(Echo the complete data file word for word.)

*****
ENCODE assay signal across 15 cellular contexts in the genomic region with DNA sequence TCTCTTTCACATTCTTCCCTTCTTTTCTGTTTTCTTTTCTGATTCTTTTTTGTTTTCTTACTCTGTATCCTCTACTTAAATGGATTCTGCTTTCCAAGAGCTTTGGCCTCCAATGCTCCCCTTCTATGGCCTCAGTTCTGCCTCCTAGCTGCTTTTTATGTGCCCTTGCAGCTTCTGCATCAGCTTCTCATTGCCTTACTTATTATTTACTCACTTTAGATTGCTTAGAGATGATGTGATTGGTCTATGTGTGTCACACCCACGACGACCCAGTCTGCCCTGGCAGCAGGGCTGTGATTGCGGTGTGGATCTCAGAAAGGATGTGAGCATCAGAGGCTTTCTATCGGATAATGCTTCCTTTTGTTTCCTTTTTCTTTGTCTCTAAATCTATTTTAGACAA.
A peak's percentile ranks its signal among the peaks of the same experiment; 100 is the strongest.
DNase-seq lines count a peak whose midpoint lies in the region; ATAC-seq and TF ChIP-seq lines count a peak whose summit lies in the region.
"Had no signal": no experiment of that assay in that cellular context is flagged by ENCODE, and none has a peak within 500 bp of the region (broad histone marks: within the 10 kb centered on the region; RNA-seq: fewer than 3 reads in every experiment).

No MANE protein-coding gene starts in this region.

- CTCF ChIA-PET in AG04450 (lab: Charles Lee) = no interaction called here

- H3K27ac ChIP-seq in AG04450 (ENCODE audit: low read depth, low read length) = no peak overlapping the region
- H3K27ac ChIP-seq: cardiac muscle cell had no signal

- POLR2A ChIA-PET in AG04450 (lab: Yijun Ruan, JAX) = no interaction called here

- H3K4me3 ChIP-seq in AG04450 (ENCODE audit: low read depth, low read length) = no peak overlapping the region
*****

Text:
ENCODE assay signal across 15 cellular contexts in the genomic region with DNA sequence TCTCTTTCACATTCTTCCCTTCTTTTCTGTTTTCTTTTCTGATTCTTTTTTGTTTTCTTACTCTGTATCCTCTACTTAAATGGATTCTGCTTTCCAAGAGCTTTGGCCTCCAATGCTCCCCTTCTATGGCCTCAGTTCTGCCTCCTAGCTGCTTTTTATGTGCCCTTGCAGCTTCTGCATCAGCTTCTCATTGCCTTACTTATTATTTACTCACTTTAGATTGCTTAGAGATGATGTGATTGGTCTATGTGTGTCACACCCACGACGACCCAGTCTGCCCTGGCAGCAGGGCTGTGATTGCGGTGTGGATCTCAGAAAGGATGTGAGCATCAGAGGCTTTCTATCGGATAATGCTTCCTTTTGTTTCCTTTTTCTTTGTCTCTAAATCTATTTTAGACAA.
A peak's percentile ranks its signal among the peaks of the same experiment; 100 is the strongest.
DNase-seq lines count a peak whose midpoint lies in the region; ATAC-seq and TF ChIP-seq lines count a peak whose summit lies in the region.
"Had no signal": no experiment of that assay in that cellular context is flagged by ENCODE, and none has a peak within 500 bp of the region (broad histone marks: within the 10 kb centered on the region; RNA-seq: fewer than 3 reads in every experiment).

No MANE protein-coding gene starts in this region.

- CTCF ChIA-PET in AG04450 (lab: Charles Lee) = no interaction called here

- H3K27ac ChIP-seq in AG04450 (ENCODE audit: low read depth, low read length) = no peak overlapping the region
- H3K27ac ChIP-seq: cardiac muscle cell had no signal

- POLR2A ChIA-PET in AG04450 (lab: Yijun Ruan, JAX) = no interaction called here

- H3K4me3 ChIP-seq in AG04450 (ENCODE audit: low read depth, low read length) = no peak overlapping the region